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Pushing cloud Wi-Fi way beyond basic connectivity

News Analysis
Mar 16, 20166 mins
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Cloud4Wi, Relay2 upgrade their platforms for more engaging WiFi networks

Relay2 wifi access point
Credit: Relay2

While familiar WLAN vendors like Cisco, Aruba and Ruckus are all over the move to cloud-managed Wi-Fi, so too are newer companies looking to make a name for themselves.

Two of these privately-held companies – Cloud4Wi and Relay2 — have news to share this week:


Founded: 2013

Headquarters: San Francisco

Funding: $12 million

This company, which spun out of Italian managed solutions/services company WiTech, has since 2013 been offering a services platform for advanced guest Wi-Fi, with an initial focus on large retail and restaurant chains like Prada and Burger King. About 70% of the company’s customers are in Europe as a result of its Italian roots, but Cloud4Wi has set up its headquarters in the United States and expects its fresh round of $8 million in funding to fuel growth in the U.S. and beyond.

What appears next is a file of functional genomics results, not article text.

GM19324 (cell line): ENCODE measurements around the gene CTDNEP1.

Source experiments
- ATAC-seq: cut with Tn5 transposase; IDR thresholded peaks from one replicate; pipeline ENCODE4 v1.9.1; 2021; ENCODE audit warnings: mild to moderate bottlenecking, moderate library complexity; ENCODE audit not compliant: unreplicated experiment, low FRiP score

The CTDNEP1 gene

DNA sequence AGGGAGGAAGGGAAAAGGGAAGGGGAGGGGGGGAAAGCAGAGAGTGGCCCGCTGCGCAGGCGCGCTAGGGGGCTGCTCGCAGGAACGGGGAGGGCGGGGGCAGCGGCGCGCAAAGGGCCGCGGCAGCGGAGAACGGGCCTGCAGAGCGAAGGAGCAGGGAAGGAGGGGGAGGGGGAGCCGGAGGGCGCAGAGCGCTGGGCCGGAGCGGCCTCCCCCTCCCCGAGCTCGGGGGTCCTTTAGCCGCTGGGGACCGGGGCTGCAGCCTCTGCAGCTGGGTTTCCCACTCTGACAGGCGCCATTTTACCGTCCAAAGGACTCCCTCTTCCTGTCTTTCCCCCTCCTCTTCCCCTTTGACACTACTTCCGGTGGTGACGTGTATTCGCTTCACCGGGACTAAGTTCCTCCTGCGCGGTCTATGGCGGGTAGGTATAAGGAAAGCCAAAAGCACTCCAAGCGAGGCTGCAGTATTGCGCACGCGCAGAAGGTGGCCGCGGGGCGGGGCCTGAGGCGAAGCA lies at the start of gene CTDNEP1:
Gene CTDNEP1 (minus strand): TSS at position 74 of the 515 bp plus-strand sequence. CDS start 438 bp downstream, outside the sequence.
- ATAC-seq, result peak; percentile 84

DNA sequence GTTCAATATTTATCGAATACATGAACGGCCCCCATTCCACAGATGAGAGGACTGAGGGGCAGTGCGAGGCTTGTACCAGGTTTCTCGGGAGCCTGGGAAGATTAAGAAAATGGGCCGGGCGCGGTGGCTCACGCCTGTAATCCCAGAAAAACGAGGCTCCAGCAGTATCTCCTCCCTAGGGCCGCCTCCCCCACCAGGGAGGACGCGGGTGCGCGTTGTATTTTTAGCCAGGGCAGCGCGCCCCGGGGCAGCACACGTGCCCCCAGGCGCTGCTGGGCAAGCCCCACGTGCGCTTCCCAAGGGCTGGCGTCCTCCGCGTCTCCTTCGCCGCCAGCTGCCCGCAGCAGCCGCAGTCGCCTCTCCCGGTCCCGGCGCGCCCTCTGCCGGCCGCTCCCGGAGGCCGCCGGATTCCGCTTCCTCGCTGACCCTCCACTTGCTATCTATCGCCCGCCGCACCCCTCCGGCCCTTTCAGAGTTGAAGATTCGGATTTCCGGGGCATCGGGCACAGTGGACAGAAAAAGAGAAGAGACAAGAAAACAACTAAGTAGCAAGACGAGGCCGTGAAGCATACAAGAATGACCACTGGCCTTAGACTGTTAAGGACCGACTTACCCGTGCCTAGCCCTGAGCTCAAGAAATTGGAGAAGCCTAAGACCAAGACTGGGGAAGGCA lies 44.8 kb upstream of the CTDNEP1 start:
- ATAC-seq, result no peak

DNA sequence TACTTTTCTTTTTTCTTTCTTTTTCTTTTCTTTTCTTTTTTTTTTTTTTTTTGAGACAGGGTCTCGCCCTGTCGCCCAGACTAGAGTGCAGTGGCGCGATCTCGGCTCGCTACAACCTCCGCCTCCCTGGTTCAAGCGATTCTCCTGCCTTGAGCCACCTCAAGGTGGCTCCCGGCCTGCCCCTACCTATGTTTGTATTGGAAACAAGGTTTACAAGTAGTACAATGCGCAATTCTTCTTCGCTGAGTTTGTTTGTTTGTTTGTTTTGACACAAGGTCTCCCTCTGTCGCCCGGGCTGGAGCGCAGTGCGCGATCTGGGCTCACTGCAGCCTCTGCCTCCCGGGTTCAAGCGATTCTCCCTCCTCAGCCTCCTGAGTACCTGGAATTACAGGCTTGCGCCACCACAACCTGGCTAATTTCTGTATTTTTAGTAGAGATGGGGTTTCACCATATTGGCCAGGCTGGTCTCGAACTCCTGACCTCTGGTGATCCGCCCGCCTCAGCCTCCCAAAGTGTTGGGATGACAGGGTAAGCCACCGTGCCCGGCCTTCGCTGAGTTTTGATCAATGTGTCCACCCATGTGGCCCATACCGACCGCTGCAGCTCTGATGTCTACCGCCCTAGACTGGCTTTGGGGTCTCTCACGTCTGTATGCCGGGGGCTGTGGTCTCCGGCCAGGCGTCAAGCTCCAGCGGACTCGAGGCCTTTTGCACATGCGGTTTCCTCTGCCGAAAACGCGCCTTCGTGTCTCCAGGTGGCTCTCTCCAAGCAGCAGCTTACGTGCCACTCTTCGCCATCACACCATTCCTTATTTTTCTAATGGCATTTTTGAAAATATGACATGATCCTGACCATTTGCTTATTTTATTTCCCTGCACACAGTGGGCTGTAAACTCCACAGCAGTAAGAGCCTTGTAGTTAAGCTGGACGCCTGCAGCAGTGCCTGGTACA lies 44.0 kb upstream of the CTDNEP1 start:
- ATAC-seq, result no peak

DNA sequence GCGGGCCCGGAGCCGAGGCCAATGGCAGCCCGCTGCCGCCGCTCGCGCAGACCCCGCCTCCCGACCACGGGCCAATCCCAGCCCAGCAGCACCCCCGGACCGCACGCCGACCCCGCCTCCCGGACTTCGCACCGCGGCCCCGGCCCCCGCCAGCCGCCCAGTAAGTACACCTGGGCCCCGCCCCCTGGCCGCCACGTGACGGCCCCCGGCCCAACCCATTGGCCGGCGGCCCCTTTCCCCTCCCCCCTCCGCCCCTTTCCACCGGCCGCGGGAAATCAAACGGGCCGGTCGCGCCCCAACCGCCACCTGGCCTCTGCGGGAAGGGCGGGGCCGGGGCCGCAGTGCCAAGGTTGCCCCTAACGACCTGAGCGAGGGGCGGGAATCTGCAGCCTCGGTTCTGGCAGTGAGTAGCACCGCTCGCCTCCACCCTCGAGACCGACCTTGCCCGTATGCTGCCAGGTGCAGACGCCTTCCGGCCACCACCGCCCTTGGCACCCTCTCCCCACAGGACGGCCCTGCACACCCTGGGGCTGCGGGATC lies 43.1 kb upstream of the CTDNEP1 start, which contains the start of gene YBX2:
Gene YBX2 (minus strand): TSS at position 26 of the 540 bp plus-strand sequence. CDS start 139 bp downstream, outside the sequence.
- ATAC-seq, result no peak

Cloud4Wi partners with WLAN hardware companies such as Aerohive, Aruba and Cisco, providing an over-the-top service to their clients, who are looking to better engage customers and gather information on patrons that can be used to target marketing/advertising and improve business operations on local and macro levels. Cloud4Wi’s software infrastructure sits on Amazon’s cloud, though also can be hosted in customer clouds and on carrier networks.

“I know that Aerohive has been pretty vocal about the partnership as it’s a key part of the retail solution ecosystem that they have curated,” says Nolan Greene, research analyst for network infrastructure at IDC, which is readying an updated cloud-managed Wi-Fi market forecast. “Cloud4Wi certainly has some traction.”